Meanwhile, at the summer solstice, noontime shadows are short. Photo via the Slam Summer Beach Volleyball festival in Australia.
Why doesn’t the earliest sunset come on the shortest day? The December solstice marks the shortest day of the year in the Northern Hemisphere and longest day in the Southern Hemisphere. But the earliest sunset – or earliest sunrise if you’re south of the equator – happens before the December solstice. Many people notice this, and ask about it.
The key to understanding the earliest sunset is not to focus on the time of sunset or sunrise. The key is to focus on what is called true solar noon – the time of day that the sun reaches its highest point in its journey across your sky.
In early December, true solar noon comes nearly 10 minutes earlier by the clock than it does at the solstice around December 22. With true noon coming later on the solstice, so will the sunrise and sunset times.
It’s this discrepancy between clock time and sun time that causes the Northern Hemisphere’s earliest sunset and the Southern Hemisphere’s earliest sunrise to precede the December solstice.
The discrepancy occurs primarily because of the tilt of the Earth’s axis. A secondary but another contributing factor to this discrepancy between clock noon and sun noon comes from the Earth’s elliptical – oblong – orbit around the sun. The Earth’s orbit is not a perfect circle, and when we’re closest to the sun, our world moves fastest in orbit.
Our closest point to the sun – or perihelion – comes in early January. So we are moving fastest in orbit around now, slightly faster than our average speed of about 18.5 miles per second (30 kilometers per second).
The discrepancy between sun time and clock time is greater around the December solstice than the June solstice because we’re nearer the sun at this time of year.
Solstice sunsets, showing the sun’s position on the local horizon at December 2015 (left) and June 2016 (right) solstices from Mutare, Zimbabwe, via Peter Lowenstein.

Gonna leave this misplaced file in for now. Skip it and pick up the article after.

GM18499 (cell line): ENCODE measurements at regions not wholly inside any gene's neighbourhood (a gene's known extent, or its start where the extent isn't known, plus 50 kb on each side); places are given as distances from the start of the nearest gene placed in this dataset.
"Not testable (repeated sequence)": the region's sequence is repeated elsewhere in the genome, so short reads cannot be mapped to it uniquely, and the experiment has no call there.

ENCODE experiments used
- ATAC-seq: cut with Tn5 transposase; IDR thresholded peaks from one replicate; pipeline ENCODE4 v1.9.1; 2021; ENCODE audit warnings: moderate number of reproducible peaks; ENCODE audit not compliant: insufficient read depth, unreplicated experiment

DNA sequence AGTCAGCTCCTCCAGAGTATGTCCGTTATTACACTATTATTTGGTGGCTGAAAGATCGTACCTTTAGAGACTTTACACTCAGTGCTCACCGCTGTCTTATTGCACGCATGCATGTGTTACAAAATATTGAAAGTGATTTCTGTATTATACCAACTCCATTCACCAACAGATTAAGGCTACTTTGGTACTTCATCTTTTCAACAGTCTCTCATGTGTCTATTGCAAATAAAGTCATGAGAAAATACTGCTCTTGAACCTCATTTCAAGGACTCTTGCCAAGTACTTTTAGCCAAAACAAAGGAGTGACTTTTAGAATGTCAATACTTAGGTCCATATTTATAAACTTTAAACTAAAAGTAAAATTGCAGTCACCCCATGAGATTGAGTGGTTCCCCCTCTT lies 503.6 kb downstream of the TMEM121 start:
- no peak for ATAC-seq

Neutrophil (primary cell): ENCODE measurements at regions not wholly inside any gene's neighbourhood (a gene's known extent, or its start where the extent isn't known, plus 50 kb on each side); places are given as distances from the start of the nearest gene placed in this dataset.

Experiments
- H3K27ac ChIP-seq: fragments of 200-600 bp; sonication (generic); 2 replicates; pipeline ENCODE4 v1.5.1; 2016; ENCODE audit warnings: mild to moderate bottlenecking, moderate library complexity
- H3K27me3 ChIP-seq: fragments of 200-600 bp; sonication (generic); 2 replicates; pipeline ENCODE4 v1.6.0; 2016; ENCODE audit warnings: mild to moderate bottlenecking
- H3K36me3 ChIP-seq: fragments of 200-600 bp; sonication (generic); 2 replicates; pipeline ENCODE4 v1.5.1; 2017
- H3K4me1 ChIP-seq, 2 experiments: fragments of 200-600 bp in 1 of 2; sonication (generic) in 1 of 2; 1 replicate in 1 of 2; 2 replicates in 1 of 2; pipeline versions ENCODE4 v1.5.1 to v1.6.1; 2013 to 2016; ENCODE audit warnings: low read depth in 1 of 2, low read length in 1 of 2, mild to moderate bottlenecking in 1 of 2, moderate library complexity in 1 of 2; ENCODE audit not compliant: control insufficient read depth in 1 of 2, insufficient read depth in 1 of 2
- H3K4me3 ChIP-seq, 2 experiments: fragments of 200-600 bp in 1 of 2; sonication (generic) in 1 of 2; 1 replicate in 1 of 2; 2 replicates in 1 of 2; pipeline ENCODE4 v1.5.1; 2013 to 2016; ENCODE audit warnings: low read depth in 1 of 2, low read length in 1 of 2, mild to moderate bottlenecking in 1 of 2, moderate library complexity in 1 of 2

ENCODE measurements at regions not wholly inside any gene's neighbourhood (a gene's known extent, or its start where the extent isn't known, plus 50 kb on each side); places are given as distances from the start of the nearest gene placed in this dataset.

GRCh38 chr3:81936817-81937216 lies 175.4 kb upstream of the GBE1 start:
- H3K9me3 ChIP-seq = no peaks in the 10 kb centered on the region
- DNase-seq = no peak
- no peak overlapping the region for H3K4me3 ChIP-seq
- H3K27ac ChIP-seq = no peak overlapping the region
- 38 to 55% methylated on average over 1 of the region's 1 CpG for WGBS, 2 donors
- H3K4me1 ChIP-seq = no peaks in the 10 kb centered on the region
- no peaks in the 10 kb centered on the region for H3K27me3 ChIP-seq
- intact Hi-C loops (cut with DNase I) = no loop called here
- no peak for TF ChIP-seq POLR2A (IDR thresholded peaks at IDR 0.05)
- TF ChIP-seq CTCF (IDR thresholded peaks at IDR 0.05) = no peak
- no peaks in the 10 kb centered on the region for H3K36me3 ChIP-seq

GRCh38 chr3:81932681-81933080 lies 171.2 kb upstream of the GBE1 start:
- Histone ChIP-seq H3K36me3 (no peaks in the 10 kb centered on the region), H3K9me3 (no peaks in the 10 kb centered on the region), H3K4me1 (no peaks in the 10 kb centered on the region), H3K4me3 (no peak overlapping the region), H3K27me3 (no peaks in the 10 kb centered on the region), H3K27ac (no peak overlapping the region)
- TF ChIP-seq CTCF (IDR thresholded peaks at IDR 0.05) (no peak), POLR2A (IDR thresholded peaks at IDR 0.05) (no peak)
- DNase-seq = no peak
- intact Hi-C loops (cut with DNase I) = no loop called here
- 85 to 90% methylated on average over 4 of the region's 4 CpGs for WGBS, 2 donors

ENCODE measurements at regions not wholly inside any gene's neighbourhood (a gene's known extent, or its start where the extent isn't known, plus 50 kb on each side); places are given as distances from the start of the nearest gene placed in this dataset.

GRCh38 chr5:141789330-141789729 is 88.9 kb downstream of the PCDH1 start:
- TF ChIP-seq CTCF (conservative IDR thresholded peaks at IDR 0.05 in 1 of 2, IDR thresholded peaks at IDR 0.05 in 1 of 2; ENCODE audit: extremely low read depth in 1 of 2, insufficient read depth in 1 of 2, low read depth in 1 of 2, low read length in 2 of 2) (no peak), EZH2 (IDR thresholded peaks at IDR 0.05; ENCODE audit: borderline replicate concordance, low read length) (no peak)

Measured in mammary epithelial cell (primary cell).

The precise date of the earliest sunset depends on your latitude. At mid-northern latitudes, it comes in early December each year. At northern temperate latitudes farther north – such as in Canada and Alaska – the year’s earliest sunset comes around mid-December. Close to the Arctic Circle, the earliest sunset and the December solstice occur on or near the same day.
By the way, the latest sunrise doesn’t come on the solstice either. From mid-northern latitudes, the latest sunrise comes in early January.
The exact dates vary, but the sequence is always the same: earliest sunset in early December, shortest day on the solstice around December 22, latest sunrise in early January.
And so the cycle continues.
Solstice Pyrotechnics II by groovehouse on Flickr.
Bottom line: The 2019 December solstice takes place on Sunday, December 22, at 04:19 UTC (that’s December 21 at 10:19 p.m. CST; translate UTC to your time). It marks the Northern Hemisphere’s shortest day (first day of winter) and Southern Hemisphere’s longest day (first day of summer). Happy solstice, everyone!
How much daylight have we lost since the Summer Solstice?
How many minutes of daylight have we lost since the Summer Solstice?
The Summer Solstice which occurred on Friday, June 21 at 11:54 a.m. This is the longest day of the year in terms of daylight. Here in Columbus we receive 14 hours, 17 minutes and 3 seconds of daylight on that day.
The sun rises at 6:33 a.m. and the sun set at 8:50 p.m. on June 21.
How much daylight have we lost since then?
For Wednesday, August 15, the sun rises in Columbus at 7:03 a.m. and the sun sets at 8:24 p.m. This gives us a total amount of daylight for that day at 13 hours, 20 minutes and 32 seconds. After a few simple math calculations, we have lost a total of 57 minutes to darkness.
This simple calculation can be done for the entire period where we are losing daylight every day until the Winter Solstice, known for being the shortest day of the year.
Taking data from June 21 again, the amount of daylight we receive is 14 hours, 17 minutes and 3 seconds.
For the Winter Solstice, which occurs Friday, December 21 at 5:23 p.m. we receive a total amount of daylight at 10 hours, 1 minute and 5 seconds.
Calculating that, from the start of summer to the start of winter, here in Columbus we lose 256 minutes (4 hours and 16 minutes) to darkness over this period from June to December.
During the months of September and October we are constantly losing roughly 2 minutes per day as we near the Autumnal Equinox which we receive “equal” amount of daylight and darkness.
You might ask yourself, how does Daylight Saving Time play a role into this? While Daylight Saving Time ends on Sunday, November 4 it doesn’t effect the amount of daylight.